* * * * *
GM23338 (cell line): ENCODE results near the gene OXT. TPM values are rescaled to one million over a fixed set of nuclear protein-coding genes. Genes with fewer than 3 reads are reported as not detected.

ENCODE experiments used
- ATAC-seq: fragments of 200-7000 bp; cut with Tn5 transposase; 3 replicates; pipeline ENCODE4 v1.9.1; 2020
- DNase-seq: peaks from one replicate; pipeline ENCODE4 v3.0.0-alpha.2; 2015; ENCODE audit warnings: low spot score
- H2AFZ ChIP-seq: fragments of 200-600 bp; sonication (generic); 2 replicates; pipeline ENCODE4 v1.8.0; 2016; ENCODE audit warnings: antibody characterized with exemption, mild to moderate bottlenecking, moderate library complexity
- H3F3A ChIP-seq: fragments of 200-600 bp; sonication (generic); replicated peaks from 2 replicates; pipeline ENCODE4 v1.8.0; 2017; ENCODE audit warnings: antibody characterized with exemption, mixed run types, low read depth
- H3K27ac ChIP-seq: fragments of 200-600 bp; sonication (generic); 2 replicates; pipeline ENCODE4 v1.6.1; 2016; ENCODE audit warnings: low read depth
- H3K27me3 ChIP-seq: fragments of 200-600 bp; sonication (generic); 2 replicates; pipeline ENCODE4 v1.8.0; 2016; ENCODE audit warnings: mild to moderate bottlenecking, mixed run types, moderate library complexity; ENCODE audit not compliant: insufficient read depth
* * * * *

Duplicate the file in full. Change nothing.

GM23338 (cell line): ENCODE results near the gene OXT. TPM values are rescaled to one million over a fixed set of nuclear protein-coding genes. Genes with fewer than 3 reads are reported as not detected.

ENCODE experiments used
- ATAC-seq: fragments of 200-7000 bp; cut with Tn5 transposase; 3 replicates; pipeline ENCODE4 v1.9.1; 2020
- DNase-seq: peaks from one replicate; pipeline ENCODE4 v3.0.0-alpha.2; 2015; ENCODE audit warnings: low spot score
- H2AFZ ChIP-seq: fragments of 200-600 bp; sonication (generic); 2 replicates; pipeline ENCODE4 v1.8.0; 2016; ENCODE audit warnings: antibody characterized with exemption, mild to moderate bottlenecking, moderate library complexity
- H3F3A ChIP-seq: fragments of 200-600 bp; sonication (generic); replicated peaks from 2 replicates; pipeline ENCODE4 v1.8.0; 2017; ENCODE audit warnings: antibody characterized with exemption, mixed run types, low read depth
- H3K27ac ChIP-seq: fragments of 200-600 bp; sonication (generic); 2 replicates; pipeline ENCODE4 v1.6.1; 2016; ENCODE audit warnings: low read depth
- H3K27me3 ChIP-seq: fragments of 200-600 bp; sonication (generic); 2 replicates; pipeline ENCODE4 v1.8.0; 2016; ENCODE audit warnings: mild to moderate bottlenecking, mixed run types, moderate library complexity; ENCODE audit not compliant: insufficient read depth